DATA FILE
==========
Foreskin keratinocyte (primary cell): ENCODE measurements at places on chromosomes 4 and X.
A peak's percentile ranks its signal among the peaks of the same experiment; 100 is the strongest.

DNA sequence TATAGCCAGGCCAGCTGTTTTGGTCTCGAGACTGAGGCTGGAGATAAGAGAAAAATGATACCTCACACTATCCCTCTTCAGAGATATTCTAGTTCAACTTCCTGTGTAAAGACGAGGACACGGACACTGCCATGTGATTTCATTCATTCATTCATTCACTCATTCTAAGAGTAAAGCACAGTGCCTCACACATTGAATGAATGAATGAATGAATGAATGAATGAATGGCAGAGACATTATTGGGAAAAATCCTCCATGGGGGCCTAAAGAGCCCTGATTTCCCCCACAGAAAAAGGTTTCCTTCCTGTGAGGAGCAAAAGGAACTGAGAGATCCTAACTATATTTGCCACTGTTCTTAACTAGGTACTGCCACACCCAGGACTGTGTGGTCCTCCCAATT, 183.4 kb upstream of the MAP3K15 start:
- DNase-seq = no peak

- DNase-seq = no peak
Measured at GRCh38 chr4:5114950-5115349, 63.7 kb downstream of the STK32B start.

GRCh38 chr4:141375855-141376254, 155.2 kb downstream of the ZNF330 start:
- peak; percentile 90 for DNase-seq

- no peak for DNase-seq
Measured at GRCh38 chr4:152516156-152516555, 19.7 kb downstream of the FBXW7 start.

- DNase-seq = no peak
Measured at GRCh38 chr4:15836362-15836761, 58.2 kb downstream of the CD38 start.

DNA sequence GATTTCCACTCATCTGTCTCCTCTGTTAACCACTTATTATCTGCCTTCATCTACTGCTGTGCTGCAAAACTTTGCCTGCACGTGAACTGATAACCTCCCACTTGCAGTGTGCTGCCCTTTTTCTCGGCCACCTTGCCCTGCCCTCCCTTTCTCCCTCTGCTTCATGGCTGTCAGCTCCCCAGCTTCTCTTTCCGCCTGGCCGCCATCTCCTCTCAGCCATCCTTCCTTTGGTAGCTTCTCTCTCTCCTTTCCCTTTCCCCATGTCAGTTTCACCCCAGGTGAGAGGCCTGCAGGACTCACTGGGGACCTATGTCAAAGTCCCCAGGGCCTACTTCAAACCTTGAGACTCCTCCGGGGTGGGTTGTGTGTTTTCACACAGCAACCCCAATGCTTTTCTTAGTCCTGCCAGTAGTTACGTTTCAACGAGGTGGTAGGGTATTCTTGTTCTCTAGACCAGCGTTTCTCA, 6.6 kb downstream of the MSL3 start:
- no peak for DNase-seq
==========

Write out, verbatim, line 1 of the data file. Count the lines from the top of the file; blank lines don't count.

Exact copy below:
Foreskin keratinocyte (primary cell): ENCODE measurements at places on chromosomes 4 and X.